Entertainment out of Hollywood is huge, and they'll lose a lot of that after California stops being a nice place to live.

Tech will be okay as long as they can keep power on in the cities, and keep standard of living up, or else the workers will go somewhere else. But they wont have all the energy they need, a lot comes from out of state, so they'll at least partially collapse.

And that doesn't even factor in defense. These new states are going to be alone. They'll have a significant portion of their own population who will violently disagree with the majority politics of the newly independent govt. There will be outside nations who will decide to throw every stick in every spoke they can find to cause mayhem so they fail. There might even be direct military attacks. Should the remaining USA decide to attack California and bomb its capitol building, can they stop it from happening? Who are they going to go to to protect them? The UN (lol)? Ally with China? With Russia? What will that cost?
 
Aug 2014
4,473
Australia
#26
California imports a minimum of 1/4 of its energy from neighboring states. Without that energy, the big cities collapse. They're also very water dependent on rivers that originate from out of state (the Colorado River being one of the most important). But then again, a good chunk of the water goes to agriculture, which would collapse should California ever try to become independent. Check out political affiliations of farmers, compare that to the urban areas and state govt. It'll be like Zimbabwe all over again.
So what? Independent doesn't mean isolated. Texas and California can continue to trade and co-operate with other states like they do now.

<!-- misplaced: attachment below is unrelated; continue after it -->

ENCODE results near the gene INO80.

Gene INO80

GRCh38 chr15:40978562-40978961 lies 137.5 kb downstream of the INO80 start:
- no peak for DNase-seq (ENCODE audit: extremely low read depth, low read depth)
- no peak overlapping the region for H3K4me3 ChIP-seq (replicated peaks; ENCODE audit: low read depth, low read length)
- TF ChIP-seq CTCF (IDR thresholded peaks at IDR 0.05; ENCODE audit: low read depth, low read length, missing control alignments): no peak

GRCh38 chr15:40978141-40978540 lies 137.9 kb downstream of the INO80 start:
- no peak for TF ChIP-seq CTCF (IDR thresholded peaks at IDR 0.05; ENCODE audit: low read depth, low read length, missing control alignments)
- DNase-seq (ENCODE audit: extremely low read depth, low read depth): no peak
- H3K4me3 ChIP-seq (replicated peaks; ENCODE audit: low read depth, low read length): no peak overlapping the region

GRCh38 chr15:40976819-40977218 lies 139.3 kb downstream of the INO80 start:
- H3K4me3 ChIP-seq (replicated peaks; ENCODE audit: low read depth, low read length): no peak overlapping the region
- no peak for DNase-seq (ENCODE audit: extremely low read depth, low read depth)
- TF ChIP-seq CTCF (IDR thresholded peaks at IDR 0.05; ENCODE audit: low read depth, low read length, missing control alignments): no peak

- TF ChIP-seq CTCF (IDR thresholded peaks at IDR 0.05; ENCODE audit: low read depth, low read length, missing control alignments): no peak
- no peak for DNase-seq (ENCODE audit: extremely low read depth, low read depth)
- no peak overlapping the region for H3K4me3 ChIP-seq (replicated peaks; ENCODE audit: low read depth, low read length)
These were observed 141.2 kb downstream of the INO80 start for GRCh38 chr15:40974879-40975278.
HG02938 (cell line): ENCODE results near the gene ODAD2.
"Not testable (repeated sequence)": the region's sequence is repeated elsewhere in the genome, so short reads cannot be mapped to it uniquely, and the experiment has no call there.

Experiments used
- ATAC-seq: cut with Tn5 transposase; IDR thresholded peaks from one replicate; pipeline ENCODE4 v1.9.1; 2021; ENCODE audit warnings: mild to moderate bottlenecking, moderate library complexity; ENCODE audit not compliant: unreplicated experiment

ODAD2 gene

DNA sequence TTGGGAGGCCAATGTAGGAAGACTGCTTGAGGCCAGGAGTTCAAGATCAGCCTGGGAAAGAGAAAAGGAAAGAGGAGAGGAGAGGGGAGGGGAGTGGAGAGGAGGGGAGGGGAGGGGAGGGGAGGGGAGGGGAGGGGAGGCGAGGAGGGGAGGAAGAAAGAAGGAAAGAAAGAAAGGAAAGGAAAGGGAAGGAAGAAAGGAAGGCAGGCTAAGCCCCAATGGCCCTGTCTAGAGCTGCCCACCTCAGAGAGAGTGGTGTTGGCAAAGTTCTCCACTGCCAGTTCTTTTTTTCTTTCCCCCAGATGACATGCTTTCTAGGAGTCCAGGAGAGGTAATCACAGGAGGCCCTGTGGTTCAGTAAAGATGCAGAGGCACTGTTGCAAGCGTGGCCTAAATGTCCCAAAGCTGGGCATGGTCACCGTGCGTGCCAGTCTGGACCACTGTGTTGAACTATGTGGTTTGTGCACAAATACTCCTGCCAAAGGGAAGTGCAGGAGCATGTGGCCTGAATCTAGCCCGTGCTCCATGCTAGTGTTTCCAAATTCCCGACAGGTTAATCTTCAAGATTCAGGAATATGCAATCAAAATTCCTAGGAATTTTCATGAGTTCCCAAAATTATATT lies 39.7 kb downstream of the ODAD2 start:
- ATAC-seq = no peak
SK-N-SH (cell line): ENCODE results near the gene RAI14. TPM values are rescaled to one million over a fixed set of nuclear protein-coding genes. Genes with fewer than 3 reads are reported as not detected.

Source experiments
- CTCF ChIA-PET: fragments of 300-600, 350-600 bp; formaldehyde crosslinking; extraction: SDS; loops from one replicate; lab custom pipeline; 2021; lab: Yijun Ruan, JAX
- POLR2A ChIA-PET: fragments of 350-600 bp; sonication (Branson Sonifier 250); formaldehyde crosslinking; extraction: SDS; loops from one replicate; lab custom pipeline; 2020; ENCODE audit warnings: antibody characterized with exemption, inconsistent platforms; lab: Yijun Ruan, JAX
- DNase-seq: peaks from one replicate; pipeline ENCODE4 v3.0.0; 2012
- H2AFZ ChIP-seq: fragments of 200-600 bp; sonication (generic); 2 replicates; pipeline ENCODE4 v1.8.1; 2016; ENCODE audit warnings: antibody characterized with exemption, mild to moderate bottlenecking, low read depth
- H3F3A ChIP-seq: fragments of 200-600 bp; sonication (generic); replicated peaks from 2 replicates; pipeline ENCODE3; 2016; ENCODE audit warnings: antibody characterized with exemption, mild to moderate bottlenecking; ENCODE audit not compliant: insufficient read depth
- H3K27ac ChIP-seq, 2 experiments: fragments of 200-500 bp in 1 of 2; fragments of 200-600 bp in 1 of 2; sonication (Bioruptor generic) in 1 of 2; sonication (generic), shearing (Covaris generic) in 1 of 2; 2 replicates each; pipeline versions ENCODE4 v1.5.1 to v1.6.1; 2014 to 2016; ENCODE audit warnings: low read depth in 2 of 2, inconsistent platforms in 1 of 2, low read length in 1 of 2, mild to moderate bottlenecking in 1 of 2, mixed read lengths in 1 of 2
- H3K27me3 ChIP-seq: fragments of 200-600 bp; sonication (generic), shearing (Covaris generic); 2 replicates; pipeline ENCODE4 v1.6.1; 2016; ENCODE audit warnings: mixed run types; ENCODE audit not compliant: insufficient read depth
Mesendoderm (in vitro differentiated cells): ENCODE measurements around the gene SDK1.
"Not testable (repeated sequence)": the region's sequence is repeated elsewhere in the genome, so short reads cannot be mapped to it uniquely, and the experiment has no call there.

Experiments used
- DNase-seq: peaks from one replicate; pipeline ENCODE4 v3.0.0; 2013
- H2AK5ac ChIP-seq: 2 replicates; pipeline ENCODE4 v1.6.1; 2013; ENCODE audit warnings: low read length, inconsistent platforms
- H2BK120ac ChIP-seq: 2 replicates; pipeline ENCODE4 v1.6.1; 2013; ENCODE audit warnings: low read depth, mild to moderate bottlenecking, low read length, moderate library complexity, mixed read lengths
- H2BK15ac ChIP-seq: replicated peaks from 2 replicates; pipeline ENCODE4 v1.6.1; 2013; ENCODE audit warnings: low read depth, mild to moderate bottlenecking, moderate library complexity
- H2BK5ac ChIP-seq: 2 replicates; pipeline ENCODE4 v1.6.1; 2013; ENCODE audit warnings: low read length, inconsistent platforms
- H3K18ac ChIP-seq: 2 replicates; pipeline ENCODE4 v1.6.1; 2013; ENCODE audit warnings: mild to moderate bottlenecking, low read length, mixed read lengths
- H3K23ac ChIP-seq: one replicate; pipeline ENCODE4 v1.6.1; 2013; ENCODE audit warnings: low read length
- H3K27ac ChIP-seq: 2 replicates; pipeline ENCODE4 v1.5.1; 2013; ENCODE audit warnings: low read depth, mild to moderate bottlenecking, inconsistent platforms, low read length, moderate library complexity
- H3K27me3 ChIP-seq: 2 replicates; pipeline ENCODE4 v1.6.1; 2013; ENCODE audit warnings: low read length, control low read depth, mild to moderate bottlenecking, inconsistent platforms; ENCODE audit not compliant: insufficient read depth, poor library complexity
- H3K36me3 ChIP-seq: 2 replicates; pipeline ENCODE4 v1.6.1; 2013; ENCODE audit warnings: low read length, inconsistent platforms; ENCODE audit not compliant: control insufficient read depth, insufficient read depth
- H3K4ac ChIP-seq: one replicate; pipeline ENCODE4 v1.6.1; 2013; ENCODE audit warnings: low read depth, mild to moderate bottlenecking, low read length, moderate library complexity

Jul 2016
9,327
USA
#27
So what? Independent doesn't mean isolated. Texas and California can continue to trade and co-operate with other states like they do now.
That is not how it works on this side of the planet. An independent California or Texas would be foreign countries, which means trade with the USA would be dictated by their respective state depts making trade deals before it would be fully authorized, unless some sort of NAFTA level trade deal could be made that opened it without restrictions or oversight.

And we're not talking about a country like China that needs to import food and fuel. For energy, California is literally routing power through cables from neighboring states. Should they secede from the union and get away with it, that ends unless they somehow negotiate that with the USA, who is the deciding factor, not the individual states.
 

Willempie

Ad Honorem
Jul 2015
5,106
Netherlands
#29
Wouldn't it be wiser if some states themselves split? NY and California have big areas that are basically ruled by NYC/LA/SF. It is also a notion I heard a lot in WA, when some measure was pushed through by "those hipsters in Seattle"
 

Chlodio

Ad Honorem
Aug 2016
3,934
Dispargum
#30
Wouldn't it be wiser if some states themselves split? NY and California have big areas that are basically ruled by NYC/LA/SF. It is also a notion I heard a lot in WA, when some measure was pushed through by "those hipsters in Seattle"
Yes, the state boundaries have little to do with the current alignment of voters' loyalty to political parties. It's what I was saying earlier about the divide not being by states but being urban vs rural. The current alignment of parties and issues is not necessarily permanent. There were times in the past when Democrats controlled the farm vote and Republicans controlled the cities. If we were to realign the political boundaries, there's no guarantee that at some point in the future parties and issues will not realign making the boundaries obsolete again. I actually think its good that political districts be as diverse as possible. It encourages people to find common ground. One (not the only) source of today's political gridlock is that political districts are so homogeneous that each district is only interested in a few issues leaving too little common ground with other districts and no incentive for representatives to cooperate.
 
Status
Closed